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Published: February 24th 2007
We arrived in Puerto Natales by a four hour bus from El Calafate. In crossing the Argentina - Chile border by bus we did not have to pay the usual required entrance fee of Chile (100 US 147 Canada). The border station was very isolated as the bus traveled over dirt roads to arrive at it.
We spent the next day in Puerto Natales wandering around figuring out the trip to Torres Del Paine. We bought a bus ticket with a company that would pick us at the hostel around 7 am. We talked to an agent about hiking routes to take. We decided to do two hikes: Torres and Grey Glacier, which are the outside sections of the W circuit. We finished the day by buying some gear: a sleeping pad and rain/wind pants. All guides say be prepared for cold, windy weather. Over dinner we discussed our concerns about being able to make the ferry crossing after the second night in time to get to Punta Arenas on schedule. Our conclusion was to do the Grey Glacier hike first then the Torres. This would allow for us to do the ferry crossing after the first night and allow rely
on the bus schedule for our return. We are on a tight schedule due to only one flight being available all week and still needing to go see the penguin colony before flying out.
Our 7 am bus did not leave town until 8 am, which resulted in arriving at the ferry just in time to make the noon Lake Pehoe crossing. Once we landed we paid our camping fee and set up our tent. The wind was really blowing as it does here in Patagonia. We were concerned that our tent would blow over before we returned from our hike. For those of you thinking why not put it up later, we did so because we might not return before dark and also wanted a place to store most of our gear. The hike to Grey Glacier is 11 kms one way, which we made in the posted average of 3.5 hours. During our trip to the glacier we took a wrong turn and had to climb down a waterfall. Not knowing we were off the path we dreaded the climb up it on the way back (we found the right path on the way home). The scenery along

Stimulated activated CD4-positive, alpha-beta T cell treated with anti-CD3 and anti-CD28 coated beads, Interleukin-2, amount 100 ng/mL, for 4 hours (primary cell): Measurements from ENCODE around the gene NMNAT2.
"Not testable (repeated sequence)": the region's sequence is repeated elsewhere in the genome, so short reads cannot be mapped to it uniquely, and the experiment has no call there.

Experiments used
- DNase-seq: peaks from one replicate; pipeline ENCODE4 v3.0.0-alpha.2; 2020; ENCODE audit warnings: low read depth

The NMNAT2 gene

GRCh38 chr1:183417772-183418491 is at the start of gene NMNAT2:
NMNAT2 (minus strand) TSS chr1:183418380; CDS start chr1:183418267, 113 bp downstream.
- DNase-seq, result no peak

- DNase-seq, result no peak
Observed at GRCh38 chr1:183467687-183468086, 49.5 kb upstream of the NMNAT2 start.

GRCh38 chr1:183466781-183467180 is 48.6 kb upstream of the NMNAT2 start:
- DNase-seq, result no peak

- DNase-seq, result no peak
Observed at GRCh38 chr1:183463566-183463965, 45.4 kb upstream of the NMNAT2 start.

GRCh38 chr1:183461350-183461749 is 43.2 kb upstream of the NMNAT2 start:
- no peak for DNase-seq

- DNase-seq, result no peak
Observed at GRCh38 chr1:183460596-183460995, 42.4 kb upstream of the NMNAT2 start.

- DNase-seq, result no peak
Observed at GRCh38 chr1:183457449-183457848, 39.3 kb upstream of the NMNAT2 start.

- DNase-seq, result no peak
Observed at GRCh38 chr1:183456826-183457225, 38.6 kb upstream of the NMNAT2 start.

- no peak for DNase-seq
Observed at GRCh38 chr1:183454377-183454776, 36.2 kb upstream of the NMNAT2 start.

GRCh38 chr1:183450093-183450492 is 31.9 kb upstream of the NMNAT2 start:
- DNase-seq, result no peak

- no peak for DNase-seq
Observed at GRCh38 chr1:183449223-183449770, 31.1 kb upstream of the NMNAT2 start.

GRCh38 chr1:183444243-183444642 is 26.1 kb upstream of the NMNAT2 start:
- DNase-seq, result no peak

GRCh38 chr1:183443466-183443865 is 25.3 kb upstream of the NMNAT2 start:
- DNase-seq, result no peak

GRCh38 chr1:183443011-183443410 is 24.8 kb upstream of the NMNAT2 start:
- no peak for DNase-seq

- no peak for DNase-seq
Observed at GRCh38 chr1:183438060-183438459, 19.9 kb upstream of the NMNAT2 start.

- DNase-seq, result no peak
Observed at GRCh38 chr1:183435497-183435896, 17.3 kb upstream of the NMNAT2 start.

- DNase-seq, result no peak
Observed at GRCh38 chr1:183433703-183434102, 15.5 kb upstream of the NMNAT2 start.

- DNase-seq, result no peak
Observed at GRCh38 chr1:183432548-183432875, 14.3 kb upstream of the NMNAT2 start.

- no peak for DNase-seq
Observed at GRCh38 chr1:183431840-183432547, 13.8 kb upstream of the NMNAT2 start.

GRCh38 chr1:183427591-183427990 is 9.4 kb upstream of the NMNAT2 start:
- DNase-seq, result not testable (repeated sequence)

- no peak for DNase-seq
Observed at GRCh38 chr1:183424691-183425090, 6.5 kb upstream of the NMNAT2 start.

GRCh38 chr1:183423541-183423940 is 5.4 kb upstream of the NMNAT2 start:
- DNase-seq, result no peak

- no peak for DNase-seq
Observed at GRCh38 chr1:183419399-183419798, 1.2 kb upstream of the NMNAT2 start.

the hike is awesome, with mountain peaks, streams, waterfalls, lakes, icebergs in the lakes, and then the glacier itself. One thing we did notice is the lack of wild life, beyond a few birds and a few bugs we saw nothing. After climbing to the lookout to get a good view of the glacier we headed to the Grey Glacier Refugio we relaxed and had a snack. By 5:30 we decided that we better get headed back. We figured it would take us a little longer going back due to fatigue and we wanted to make it before dark if we could. It gave us a sense of security that we had purchased headlamps last month and the dark wouldn't prevent us from making it back. I, Sam, did better on the hike home than I thought I would. We made it in less than four hours, right as dusk was setting in. Happily our tent was still standing and we headed straight to bed once we got settled in. It was not the most restful sleep on hard ground with a thin sleeping pad.
We were up early so we could pack up and catch the 10 am ferry.
Our goal was to get to the Torres hike by noon, as it would be another 8 hour day. Things started off smoothly by catching the ferry but soon went downhill. We were misinformed about transport available between locations. The first to leave this area would not be until after 1 p.m. Having 3 hours wasted made our second day hike impossible so we stopped for some photos at Torres but then decided to head to Punta Arenas early.
The first bus available to Punta Arenas was in the morning so we just checked into a cheap dorm hostel for the night. Hope to not have to dorm it again but you never know....
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